It occurred to me that Gail wrote this article partway through the book—making me even more excited about the book. And then, my excitement soared when I realized she included this story in the book. Now I have this story, at my fingertips, any time I want! I can simply flip to page 159 of “Throw Out Fifty Things” and read about “Letting Go of the Need to Have Everyone Like You.”

So what’s the story? Well, on page 159 Gail shares the story of when she was nine years old and came home from a birthday party in tears. Turns out Suzy didn’t like Gail. So, Gail’s mother asked her if she could think of anything in the world that everybody likes. Her mother went on to tell her that there is just one thing that everyone likes and that is water.

“Do you want to be like water?” Gail’s mother asked. Gail decided, at nine years old, that she’d rather be like hot chocolate or Coca-Cola or lemonade. Sounds rather delicious, doesn’t it? The moral of this story is that so many of us, in an attempt to be liked by everyone, water ourselves down. As Gail says in the book, “We dilute our flavor so we won’t offend anyone. And in the process, we give away our power, the essence of who we are; the very thing that makes us unique and unforgettable.”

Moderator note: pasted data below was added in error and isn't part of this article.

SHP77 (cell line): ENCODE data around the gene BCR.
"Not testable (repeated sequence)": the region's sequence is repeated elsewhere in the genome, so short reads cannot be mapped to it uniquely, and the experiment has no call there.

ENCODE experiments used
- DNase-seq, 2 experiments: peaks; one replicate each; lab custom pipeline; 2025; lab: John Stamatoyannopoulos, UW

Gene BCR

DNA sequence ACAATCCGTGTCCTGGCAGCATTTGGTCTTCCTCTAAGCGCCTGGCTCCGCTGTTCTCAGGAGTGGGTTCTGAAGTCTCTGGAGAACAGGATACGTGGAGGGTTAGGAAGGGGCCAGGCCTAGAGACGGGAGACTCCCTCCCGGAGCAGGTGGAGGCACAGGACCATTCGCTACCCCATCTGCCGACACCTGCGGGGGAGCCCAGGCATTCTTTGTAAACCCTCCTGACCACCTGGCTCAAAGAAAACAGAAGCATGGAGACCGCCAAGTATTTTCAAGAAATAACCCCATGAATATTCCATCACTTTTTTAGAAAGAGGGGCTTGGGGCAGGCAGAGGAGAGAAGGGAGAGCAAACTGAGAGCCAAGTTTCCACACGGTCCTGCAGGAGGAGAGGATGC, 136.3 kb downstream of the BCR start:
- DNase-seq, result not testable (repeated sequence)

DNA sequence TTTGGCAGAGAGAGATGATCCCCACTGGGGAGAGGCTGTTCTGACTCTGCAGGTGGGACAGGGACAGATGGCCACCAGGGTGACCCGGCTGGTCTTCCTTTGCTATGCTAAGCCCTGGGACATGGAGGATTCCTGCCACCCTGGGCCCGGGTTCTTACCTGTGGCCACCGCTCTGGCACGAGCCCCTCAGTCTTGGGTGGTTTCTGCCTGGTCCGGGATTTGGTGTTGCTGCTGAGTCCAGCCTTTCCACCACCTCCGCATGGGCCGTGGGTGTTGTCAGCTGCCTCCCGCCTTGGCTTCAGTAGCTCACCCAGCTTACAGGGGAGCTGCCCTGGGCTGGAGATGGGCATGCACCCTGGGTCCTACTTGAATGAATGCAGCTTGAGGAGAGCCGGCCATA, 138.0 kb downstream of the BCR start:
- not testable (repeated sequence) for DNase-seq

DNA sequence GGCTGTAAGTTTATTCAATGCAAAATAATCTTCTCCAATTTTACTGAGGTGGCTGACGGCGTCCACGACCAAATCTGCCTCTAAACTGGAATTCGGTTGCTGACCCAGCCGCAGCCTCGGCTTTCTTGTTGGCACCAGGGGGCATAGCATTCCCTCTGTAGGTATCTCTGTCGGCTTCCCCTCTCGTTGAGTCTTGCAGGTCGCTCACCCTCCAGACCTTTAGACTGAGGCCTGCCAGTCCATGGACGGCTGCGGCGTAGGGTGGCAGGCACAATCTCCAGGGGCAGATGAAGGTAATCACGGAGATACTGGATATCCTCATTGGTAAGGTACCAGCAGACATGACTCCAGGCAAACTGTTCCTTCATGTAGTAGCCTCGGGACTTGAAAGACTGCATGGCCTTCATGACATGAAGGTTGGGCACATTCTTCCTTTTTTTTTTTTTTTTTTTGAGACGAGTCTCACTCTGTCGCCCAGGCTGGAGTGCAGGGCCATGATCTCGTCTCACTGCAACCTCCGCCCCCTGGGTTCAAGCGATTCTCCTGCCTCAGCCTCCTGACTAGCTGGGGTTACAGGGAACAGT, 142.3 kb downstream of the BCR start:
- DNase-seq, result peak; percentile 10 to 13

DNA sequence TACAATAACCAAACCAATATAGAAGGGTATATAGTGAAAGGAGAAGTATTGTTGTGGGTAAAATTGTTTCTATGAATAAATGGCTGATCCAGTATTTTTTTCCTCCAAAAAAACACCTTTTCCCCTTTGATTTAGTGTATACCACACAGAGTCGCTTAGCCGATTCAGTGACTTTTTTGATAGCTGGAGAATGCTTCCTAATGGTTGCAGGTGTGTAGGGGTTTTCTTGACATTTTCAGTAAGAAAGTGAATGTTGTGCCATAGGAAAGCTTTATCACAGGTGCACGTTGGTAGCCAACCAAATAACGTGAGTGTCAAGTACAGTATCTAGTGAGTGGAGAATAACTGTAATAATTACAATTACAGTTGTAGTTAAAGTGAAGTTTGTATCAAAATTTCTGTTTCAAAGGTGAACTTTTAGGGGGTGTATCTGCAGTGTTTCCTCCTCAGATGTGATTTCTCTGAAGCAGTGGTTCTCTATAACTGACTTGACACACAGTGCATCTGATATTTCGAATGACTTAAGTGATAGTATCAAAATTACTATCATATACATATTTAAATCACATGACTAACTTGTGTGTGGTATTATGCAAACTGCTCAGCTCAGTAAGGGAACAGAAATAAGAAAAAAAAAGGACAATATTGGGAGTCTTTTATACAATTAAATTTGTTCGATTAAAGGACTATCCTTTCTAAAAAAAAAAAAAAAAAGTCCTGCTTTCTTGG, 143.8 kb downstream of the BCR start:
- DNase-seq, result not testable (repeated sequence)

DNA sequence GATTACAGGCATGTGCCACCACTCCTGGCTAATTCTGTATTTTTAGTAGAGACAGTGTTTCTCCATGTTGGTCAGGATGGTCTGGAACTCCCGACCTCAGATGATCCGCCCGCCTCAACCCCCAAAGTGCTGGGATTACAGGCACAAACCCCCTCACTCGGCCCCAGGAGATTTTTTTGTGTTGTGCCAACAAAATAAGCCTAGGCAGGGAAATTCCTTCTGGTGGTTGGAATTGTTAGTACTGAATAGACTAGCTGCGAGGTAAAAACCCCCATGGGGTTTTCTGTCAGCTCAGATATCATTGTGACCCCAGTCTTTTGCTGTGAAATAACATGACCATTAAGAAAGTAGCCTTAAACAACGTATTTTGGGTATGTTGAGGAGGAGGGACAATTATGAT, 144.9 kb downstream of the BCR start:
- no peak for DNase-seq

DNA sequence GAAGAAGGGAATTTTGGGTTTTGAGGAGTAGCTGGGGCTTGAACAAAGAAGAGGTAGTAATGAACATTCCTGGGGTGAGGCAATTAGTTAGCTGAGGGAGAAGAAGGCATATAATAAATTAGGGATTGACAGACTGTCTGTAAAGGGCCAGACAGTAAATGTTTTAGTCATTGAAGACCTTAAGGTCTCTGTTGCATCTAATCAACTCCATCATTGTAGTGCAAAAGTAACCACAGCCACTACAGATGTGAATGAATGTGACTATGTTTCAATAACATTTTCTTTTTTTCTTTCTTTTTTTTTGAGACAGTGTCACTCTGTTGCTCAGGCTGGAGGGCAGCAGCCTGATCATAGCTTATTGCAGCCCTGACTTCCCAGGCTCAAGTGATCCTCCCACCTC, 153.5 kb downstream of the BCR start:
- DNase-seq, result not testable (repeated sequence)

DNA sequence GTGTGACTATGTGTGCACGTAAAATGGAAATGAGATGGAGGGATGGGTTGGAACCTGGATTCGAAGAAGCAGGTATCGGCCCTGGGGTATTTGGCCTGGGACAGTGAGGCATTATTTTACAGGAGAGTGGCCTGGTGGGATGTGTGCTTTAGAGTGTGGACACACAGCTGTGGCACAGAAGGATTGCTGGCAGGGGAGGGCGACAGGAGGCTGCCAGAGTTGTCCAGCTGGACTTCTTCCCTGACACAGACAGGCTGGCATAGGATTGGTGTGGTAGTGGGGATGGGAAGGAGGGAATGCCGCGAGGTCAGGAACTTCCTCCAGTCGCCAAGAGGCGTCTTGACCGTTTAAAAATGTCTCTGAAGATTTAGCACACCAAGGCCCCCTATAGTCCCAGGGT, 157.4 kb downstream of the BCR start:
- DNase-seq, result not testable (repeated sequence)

I love that. And this little nugget only scratches the surface of the gems that fill the pages of this wonderful, little book.

The overall premise of this book is to throw out fifty things. In the process of letting go of your clutter, you find your life. A concept I resonate with wholeheartedly. Fifty things sounds easy, at first, but here’s the catch—whether you toss one magazine or one-hundred, it counts as just one thing. This makes things a bit harder, and yet, for me, even more compelling. In fact, the day after returning home from our vacation, I started on my own “throw out fifty things” mission. It’s my own personal competition with myself, how quickly can I get to fifty? Will I actually toss out the desire to be liked by everyone? Can I make my list go as high as 75? 100? 500? (I doubt I’ll get to 500…but who knows. Tossing stuff out is pretty addictive.)